Bernard Pollard's Concerns Valid, but NFL Will Always Be Violent

Jonathan LamContributor IIIJanuary 28, 2013

Jan 20, 2013; Foxboro, MA, USA; New England Patriots running back Shane Vereen (34) is tackled by Baltimore Ravens strong safety Bernard Pollard (31) during the first quarter of the AFC championship game at Gillette Stadium.   Mandatory Credit: David Butler II-USA TODAY Sports
David Butler II-USA TODAY Sports

Pittsburgh Steelers linebacker James Harrison and Baltimore Ravens safety Bernard Pollard are right. If defenders want to avoid fines, then they must avoid dangerous hits to the head. But if they aim lower at the legs, then they could end a player's career due to a knee injury.

Denver Broncos receiver Eric Decker suffered an MCL injury last season in the Wild Card Round at the hands of Harrison. Regarding that hit, the Steeler said:

I could have tackled him high, but if I had hit him high, I probably would have gotten a helmet-to-helmet or something and gotten fined. So I hit him low and strained his MCL. ... They're saying it's a life-threatening injury to hit a guy in the head and he gets a concussion and so on and so forth, but I think a life-threatening injury is to go low on a guy and blow out his ACL or whatever, and he's not able to come back the way he was before. Now he can't make a living, he can't feed his family, he can't do what he does. That's life-threatening to me.

Football is a violent sport and there's no way to get around that. All the latest data indicates that continued head trauma leads to chronic traumatic encephalopathy (CTE). Logically, if players don't accept the risk, then they shouldn't play the game.

President Obama said that if football were to become less violent, then "those of us who are fans maybe won't have to examine our consciences quite as much." But I honestly don't believe fans are compassionate for player safety. That's not to say that we aren't saddened when we hear a former player do something outlandish, only to find out later that he suffered from CTE.

Yet, boxers are subject to the same brutal punishment, but there is no public outcry that the sport is too dangerous. Can anyone think of a league that has grown in popularity more than the UFC? Fox bought broadcasting rights to bring it to the national spotlight.

I'm reminded of a scene in "Shutter Island" when the warden says, "God loves violence. ... It's in us. It's what we are. We wage war, we burn sacrifices, and pillage and plunder and tear at the flesh of our brothers. And why? Because God gave us violence to wage in His honor."

Let's be realistic. As much as we love huge touchdowns, the reason some fans love football is because it's aggressive and violent. Fans can say they love the offensive aspect of the game as much as they want, but they would sing a different tune if it was just 22 men playing flag football.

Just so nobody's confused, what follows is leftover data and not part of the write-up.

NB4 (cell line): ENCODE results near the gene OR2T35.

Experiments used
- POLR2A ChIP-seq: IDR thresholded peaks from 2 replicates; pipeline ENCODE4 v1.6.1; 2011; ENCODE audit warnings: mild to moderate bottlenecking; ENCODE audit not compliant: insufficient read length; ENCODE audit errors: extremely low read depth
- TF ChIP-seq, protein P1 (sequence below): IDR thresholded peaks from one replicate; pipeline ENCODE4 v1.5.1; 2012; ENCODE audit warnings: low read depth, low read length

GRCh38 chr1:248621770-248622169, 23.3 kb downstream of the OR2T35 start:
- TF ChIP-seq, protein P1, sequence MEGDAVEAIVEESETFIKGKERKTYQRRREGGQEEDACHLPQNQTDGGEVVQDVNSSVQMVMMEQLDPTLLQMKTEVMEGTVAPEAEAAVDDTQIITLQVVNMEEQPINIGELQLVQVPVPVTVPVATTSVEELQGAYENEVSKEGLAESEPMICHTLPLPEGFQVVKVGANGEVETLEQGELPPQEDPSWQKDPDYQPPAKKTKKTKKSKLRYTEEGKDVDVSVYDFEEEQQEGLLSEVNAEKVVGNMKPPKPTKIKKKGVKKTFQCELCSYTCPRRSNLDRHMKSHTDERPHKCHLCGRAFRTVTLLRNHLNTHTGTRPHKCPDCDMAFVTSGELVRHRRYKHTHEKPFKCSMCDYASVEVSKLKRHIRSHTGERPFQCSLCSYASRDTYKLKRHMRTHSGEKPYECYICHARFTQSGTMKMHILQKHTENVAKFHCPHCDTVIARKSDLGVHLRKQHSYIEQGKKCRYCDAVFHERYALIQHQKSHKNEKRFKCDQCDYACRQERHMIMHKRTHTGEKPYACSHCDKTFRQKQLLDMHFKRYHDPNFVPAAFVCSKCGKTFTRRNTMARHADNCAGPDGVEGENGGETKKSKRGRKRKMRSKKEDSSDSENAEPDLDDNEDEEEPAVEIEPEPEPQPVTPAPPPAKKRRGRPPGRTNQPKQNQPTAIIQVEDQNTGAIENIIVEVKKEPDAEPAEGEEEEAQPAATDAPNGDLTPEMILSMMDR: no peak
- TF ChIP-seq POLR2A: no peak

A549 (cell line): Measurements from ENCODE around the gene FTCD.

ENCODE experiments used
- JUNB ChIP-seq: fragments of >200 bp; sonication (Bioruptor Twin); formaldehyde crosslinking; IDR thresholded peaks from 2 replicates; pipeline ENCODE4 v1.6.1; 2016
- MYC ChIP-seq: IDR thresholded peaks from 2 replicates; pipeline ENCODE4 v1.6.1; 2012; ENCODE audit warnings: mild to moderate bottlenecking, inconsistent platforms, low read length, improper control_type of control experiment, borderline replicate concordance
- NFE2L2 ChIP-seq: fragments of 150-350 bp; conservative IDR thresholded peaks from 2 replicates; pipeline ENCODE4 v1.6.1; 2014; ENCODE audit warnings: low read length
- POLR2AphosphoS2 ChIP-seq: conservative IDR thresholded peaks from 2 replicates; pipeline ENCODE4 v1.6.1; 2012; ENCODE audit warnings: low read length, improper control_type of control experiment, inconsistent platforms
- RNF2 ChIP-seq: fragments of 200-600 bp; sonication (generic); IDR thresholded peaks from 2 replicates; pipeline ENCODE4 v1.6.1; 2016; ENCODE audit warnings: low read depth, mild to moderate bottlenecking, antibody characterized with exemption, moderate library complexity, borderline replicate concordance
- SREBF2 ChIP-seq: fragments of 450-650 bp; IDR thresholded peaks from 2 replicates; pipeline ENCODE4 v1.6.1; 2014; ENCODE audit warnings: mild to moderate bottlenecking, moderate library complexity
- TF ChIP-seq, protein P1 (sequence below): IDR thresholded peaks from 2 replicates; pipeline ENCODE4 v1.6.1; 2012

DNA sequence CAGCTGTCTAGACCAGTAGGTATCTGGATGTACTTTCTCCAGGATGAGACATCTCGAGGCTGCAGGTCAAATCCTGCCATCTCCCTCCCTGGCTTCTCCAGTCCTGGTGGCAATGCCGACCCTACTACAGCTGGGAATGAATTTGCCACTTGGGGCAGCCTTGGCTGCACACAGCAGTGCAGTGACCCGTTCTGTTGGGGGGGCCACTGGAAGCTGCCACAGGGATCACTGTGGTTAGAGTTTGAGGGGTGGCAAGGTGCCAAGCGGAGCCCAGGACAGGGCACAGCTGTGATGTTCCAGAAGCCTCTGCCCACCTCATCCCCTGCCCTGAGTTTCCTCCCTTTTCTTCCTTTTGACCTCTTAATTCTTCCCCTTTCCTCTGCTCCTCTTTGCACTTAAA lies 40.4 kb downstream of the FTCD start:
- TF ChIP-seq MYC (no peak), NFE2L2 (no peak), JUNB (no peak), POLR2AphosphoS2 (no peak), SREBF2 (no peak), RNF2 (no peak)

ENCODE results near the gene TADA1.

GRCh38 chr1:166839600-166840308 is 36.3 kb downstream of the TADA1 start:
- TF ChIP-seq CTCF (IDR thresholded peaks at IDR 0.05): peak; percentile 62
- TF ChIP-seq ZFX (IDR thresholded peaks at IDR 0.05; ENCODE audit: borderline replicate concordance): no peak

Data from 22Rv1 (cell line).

Pollard said, "Guys are getting fined, and they're talking about, 'Let's take away the strike zone' and 'Take the pads off' or 'Take the helmets off.' It's going to be a thing where fans aren't going to want to watch it anymore."

Now that we've established it's not about examining our consciences, how can the game be safer while keeping the violence we love? 

They say you can't teach an old dog new tricks. The reason why players like Pollard complain about the new rules is because they were not bred to play that way. Their tackling philosophy can be more closely identified as "by any means necessary."

So changing player safety really starts with children being taught how to hit. Once coaches establish the strike zone, then the new wave of NFL players will enter the league knowing the proper tackling techniques. It's about ingraining these mechanics into these children so that it becomes natural.

Understandably, there are two major issues with this idea. The first is that when the adrenaline is pumping, it's hard for a player not to dish out his most punishing hit. That's why below-the-neck hits shouldn't be second nature—they should be first. These mechanics should be so ingrained that they precede the impulse to concuss an opponent.

Secondly, it's also much harder to regulate this violence since the national governing bodies for youth and high school programs cannot actually punish players like the NFL does for illegal hits. Even the NCAA doesn't have a protocol to reprimand players for these hits. Instead, it's left in the hands of the player's school. 

Improvements need to made at the youth level to train players to hit hard safely and legally so we can keep the game we love beyond the next 30 years.